Reviews for December 28th, 2007
Honeydripper- Directed by John Sayles.
In Alabama during the 1950’s, Tyrone (Danny Glover), the owner of The Honeydripper Lounge, owes money a liquor salesman, a chicken salesman and, most importantly, his landlord. When a famous musician, Guitar Sam, fails to show up for an upcoming concert at The Honeydripper, Tyrone relies on the musical talents of a young, aspiring musician, Sonny (Gary Clark Jr.) to save the club. Danny Glover and Gary Clark Jr. both give convincing performances and the characters they play are likable and well-developed. However, writer/director John Sayles leaves too much of the thin plot stuck in the first act for at least an hour and a half of the two-hour running time. Some of the slow paced scenes help to provide some atmosphere and allow you to absorb the location, which is very much like a character in-and-of-itself. Unfortunately, not enough happens to hold your attention until much later in the second act. The romance between Sonny and Tyrone’s daughter (Yaya DaCosta) feels contrived and doesn’t go anywhere interesting. It’s too bad that a story that could have been so powerful, absorbing and uplifting just has a few hints of moments, but too often feels underwhelming and dull. Number of times I checked my watch: 12. Entertainment Value: Low. Spiritual Value: Low. Released by Emerging Pictures. Opens at Cinema Village.
The Orphanage - Directed by Juan Antonio Bayona.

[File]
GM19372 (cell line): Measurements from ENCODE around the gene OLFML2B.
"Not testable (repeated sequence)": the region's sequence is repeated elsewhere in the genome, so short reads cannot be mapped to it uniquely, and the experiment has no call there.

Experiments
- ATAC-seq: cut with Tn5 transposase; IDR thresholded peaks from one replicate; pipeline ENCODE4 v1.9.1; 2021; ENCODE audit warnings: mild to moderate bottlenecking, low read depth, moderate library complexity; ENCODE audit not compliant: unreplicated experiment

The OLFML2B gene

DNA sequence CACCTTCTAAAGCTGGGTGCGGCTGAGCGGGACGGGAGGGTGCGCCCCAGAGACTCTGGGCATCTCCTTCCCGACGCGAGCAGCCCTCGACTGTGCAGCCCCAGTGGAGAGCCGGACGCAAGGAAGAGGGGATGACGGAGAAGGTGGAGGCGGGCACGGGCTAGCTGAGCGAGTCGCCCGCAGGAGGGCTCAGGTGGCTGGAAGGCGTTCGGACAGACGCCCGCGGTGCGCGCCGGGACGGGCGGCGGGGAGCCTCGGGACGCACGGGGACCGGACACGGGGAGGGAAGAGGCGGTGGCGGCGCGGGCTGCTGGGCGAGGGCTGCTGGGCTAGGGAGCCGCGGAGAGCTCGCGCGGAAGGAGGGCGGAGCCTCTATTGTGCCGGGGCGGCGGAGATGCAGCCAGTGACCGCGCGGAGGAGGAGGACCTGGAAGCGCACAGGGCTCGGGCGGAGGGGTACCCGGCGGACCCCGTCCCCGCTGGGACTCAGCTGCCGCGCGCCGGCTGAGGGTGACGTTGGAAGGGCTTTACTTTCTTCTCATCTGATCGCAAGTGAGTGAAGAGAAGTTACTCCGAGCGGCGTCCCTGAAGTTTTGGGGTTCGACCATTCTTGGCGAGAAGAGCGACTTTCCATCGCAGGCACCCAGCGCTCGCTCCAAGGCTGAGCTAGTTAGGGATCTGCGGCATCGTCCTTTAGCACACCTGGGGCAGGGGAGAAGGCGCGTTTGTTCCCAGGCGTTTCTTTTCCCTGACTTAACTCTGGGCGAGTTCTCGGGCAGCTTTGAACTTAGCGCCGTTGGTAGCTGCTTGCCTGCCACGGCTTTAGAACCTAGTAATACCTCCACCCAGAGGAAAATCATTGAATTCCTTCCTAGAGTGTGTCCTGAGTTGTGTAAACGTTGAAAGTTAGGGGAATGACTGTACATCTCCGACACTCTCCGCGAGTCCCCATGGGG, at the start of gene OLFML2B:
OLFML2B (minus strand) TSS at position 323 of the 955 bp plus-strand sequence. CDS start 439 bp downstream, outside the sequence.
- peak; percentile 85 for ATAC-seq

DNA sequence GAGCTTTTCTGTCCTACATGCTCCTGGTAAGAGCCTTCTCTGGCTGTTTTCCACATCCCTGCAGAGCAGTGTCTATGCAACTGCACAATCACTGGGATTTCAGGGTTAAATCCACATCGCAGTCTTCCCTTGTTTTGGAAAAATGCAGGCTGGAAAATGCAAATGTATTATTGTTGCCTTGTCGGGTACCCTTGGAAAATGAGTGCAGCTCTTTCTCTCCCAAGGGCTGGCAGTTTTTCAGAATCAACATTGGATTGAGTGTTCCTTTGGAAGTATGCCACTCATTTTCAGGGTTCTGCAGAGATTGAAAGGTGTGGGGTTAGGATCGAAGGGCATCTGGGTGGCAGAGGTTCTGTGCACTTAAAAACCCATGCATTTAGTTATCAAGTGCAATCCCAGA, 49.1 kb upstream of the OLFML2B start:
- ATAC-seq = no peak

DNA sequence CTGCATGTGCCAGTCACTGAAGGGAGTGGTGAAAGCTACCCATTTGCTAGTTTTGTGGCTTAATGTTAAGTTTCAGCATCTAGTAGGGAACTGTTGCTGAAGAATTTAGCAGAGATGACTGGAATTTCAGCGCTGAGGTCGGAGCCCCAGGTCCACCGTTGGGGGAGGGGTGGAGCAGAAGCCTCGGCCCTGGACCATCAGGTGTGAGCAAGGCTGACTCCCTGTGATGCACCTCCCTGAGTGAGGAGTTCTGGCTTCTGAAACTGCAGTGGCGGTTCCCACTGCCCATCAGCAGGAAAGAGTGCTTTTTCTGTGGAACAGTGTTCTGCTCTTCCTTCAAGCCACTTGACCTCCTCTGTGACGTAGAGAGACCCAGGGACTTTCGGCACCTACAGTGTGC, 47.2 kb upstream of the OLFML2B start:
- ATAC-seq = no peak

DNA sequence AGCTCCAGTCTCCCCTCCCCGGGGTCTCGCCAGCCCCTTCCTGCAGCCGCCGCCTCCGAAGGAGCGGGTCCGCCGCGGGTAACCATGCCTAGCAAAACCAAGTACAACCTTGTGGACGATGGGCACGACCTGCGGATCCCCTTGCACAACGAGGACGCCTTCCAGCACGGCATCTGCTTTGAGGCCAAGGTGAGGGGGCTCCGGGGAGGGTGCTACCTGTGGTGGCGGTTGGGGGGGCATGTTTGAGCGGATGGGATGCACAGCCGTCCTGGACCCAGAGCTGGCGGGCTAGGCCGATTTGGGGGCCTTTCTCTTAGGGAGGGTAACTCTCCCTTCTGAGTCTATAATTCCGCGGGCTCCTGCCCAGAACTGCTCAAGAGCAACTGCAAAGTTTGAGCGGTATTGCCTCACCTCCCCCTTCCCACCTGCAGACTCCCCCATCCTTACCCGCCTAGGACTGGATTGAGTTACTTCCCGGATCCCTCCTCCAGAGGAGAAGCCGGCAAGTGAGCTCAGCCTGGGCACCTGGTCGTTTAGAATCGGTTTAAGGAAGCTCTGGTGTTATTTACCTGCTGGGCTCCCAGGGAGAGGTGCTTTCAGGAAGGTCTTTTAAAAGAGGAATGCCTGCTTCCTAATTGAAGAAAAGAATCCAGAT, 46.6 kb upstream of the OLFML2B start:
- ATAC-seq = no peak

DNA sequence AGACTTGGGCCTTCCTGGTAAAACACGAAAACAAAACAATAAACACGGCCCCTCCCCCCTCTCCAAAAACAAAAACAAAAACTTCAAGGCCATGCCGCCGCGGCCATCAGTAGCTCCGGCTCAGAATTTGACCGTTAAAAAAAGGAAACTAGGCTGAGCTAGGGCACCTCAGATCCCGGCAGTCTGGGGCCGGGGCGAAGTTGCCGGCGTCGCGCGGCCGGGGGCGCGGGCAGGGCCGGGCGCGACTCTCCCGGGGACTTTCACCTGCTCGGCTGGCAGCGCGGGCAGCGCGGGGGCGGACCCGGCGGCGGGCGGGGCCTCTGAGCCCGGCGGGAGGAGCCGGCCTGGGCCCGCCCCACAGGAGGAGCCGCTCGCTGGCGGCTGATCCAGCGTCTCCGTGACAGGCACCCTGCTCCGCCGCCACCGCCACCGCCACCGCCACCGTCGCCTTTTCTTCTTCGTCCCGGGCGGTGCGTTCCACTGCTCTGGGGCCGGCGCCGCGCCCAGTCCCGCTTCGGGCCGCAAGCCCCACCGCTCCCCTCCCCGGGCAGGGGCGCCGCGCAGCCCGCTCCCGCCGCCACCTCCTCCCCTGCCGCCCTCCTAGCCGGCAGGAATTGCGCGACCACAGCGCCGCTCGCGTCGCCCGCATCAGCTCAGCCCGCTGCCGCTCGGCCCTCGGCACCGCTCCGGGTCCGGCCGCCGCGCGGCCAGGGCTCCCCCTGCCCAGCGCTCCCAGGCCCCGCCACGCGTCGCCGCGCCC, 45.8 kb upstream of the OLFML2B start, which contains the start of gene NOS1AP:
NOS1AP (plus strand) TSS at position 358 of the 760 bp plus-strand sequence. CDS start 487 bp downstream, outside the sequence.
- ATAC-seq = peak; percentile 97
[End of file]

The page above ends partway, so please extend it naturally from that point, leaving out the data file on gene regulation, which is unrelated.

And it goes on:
In Spanish with subtitles. Laura (Belén Rueda) moves into her childhood home with her son, Simón (Roger Príncep), and husband, Carlos (Fernando Cayo). Simón, who claims to have an invisible friend, mysteriously disappears. When Laura hears all sorts of creepy sounds in the house and sees strange visions, she seeks the help of a paranormal investigator, Aurora (Geraldine Chaplin), to determine if any of the ghosts happen to Simón. Decent performances, especially by Belén Rueda, barely make up for a weak story. Screenwriter Sergio G. Sánchez combines the genres of drama, fantasy, mystery and horror with mixed results because there’s simply not enough of each to keep you thrilled or engrossed in the story. Also, director Juan Antonio Bayon paces some scenes much slower than others and includes awkward transitions, which distracts from the plot’s overall momentum. The details of the mystery take a while to make more sense and be fun to figure out after a second act that goes around in circles without any real surprises. For those who’ve seen superior films like The Others, Poltergeist, The Innocents or even The Devil’s Backbone, The Orphanage will ultimately seem like treaded water. Number of times I checked my watch: 2. Entertainment Value: Moderate. Spiritual Value: None, as long as you suspend your disbelief. Released by Picturehouse. Opens at Loews Lincoln Square, AMC Empire 25 and Landmark Sunshine Cinema.